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Happyoldgit, November 11, 2007 in International Forum
They mingle not with their laughing comrades again;They sit no more at familiar tables of home;They have no lot in our labour of the day-time;They sleep beyond England's foam.
lot less people at the memorial today as here in the west it was very wet and windy, some of the older people cant make it in such weather.
We had a better turn actually out than last year. I was sat next to a an old boy in church who broke down during the hymn "Oh Valiant Hearts". He lost his brother during WW2.
We will remember them.
And another year goes by.
My mum is from a military background, she grew up in quarters as her dad was a pilot, he flew sunderlands out east in the war and survived, his brothers were in the navy and weren't so lucky. Although I wouldn't consider her a military person and wouldn't have liked me to join the forces (but wouldn't have stopped me either, I applied at 18 but was unsucessful) there have always been a few things that she imparted on me from her upbringing. The ones that spring to mind are getting the union jack the right way around and the firm belief that a man can offer no more to his country than his life. How they did what they did is beyond my comprehension.
I've been away from home for a few days but managed to attend a Memorial Day service in another rural town. I was delighted to see quite a large crowd of adults, but also many children, from babes in arms upwards. Every local primary and secondary school was represented by pupils, and each laid a wreath at the cenotaph. The local youth ice hockey team attended as did the junior soft ball team. In the procession there was a 92 year old veteran, still marching at 92! At the start of the service a lady soloist sang "O Canada", the Canadian national anthem, and at the end of the service she sang "God save the Queen". There was a live brass band, and a solo trumpeter played the "Last Post". All in all, it was a lovely and moving ceremony. No, we shall not forget, and the reasons for remembrance are being well instilled into the younger generations here, in BC.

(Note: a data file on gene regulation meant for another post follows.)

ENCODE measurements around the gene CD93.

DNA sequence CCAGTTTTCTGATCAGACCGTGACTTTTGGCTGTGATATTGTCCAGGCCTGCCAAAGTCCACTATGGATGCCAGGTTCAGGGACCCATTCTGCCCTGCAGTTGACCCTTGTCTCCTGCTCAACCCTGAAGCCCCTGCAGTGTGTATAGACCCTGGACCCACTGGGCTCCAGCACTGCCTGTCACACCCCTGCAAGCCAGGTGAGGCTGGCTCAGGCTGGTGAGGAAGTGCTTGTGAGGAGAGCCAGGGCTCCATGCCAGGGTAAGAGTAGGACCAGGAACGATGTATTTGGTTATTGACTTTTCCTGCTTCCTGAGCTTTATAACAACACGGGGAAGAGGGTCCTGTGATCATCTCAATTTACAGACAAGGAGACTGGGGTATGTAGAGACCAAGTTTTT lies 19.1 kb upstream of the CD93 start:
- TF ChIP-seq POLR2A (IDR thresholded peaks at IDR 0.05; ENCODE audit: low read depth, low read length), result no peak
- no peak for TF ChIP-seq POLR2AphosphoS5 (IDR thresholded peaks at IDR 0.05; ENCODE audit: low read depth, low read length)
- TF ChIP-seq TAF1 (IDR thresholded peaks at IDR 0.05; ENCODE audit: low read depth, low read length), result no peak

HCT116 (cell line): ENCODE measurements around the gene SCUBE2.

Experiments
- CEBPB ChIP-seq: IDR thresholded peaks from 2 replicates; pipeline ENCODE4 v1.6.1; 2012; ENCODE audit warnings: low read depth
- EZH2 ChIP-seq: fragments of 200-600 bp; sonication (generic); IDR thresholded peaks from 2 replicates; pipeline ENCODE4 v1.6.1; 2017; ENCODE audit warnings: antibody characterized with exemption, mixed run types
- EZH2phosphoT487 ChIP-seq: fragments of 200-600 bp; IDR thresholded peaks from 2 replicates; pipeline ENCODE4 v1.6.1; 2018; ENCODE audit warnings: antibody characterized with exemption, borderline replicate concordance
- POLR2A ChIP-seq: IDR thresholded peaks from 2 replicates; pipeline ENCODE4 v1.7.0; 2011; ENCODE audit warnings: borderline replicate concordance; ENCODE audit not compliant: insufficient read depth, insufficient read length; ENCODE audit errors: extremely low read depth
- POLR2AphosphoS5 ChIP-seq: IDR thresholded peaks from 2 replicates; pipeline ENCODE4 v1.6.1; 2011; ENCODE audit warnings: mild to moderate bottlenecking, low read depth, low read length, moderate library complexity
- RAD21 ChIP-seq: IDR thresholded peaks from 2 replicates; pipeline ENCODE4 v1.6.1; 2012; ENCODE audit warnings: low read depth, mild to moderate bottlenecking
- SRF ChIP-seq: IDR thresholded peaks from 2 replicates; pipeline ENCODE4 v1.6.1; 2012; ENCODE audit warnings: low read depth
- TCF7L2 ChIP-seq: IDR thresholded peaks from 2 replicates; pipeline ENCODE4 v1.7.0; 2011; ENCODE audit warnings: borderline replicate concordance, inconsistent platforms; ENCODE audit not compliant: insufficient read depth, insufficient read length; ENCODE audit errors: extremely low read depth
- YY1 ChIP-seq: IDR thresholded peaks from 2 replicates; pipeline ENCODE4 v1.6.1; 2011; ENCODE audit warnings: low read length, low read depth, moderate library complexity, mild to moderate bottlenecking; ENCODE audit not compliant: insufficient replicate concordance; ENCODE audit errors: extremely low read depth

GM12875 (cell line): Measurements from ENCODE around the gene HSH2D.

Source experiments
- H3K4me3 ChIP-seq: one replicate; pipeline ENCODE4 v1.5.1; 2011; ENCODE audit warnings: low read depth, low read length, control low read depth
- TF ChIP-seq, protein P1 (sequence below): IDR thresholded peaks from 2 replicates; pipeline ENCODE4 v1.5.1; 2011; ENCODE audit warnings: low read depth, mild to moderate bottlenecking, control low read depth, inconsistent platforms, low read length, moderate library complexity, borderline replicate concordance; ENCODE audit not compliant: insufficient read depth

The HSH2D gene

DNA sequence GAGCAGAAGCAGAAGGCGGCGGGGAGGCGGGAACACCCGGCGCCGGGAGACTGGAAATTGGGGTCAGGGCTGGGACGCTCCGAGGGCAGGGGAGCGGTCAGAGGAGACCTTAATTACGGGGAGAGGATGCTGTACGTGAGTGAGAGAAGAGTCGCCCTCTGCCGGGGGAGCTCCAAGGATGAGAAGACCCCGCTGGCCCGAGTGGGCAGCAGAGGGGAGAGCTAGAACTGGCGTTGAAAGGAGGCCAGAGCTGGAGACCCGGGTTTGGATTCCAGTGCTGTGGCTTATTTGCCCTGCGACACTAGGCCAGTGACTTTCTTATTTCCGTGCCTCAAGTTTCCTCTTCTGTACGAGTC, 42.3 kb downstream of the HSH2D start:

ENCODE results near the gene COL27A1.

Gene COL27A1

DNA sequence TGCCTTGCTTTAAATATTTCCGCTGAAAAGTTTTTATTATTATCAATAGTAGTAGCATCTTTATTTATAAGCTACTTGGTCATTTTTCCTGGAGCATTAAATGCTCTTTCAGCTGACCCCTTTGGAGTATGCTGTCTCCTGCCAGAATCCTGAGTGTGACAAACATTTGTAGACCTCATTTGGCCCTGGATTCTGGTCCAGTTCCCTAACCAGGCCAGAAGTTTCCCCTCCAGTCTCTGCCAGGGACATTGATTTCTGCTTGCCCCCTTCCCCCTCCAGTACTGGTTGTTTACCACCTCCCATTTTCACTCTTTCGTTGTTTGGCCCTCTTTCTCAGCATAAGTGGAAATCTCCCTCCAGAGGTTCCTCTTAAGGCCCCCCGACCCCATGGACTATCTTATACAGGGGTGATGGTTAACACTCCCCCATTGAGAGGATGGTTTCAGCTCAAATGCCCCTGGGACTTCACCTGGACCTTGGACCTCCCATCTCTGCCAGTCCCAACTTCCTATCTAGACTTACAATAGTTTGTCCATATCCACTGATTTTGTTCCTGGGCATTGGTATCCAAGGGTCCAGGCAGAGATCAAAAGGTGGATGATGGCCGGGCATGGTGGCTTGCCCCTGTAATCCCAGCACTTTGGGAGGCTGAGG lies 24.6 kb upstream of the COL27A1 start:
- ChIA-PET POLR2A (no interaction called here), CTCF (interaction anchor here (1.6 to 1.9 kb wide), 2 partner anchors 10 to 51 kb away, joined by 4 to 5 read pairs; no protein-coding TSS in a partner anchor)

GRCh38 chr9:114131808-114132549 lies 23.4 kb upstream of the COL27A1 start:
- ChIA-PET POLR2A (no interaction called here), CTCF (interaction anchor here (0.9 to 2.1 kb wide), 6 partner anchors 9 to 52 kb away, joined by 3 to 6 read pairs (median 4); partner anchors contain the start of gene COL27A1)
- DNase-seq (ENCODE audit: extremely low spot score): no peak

Hats off to those who served to give me the life I lead.
Yesterday, I attended a commemoration service and was very disappointed that it was very blatently Christian biased. The service totally ignored the many other ethnic groups of diverse religions that joined the Allies during WW1 and WW2. Millions from the Indian sub-continent, many of whom were Muslims, Sikhs and Hindus, served with the British army. There were also many aboriginal americans, First Nation members, as they are termed in Canada, who served with distinction. Their contribution seemed to be totally ignored. Our "todays" owe much to others than the "white faces" who gave their "tomorrows" for us. Let us not forget any who served and specially any who made the ultimate sacrifice.
100 years on.... it just a shame some don't understand the word sacrifice.
Lest we forget.
I was happy to see that the contributions of First Nations veterans were well highlighted at the Remembrance Day observance that I attended. WW1 veterans were a focus for Mi'kmaq Heritage Month this past October in Nova Scotia.
I am always impressed by the numbers of young people I see wearing poppies and participating in ceremonies and how seriously it is taken in our schools.
Lest we Forget.
Just spare a thought...
My wife’s uncle is over there this morning. He was with 47 Commando RM pushing through in advance behind the enemy line to Port en Bessin. We will remember them.
We will remember them!
A moment of your time if you please.
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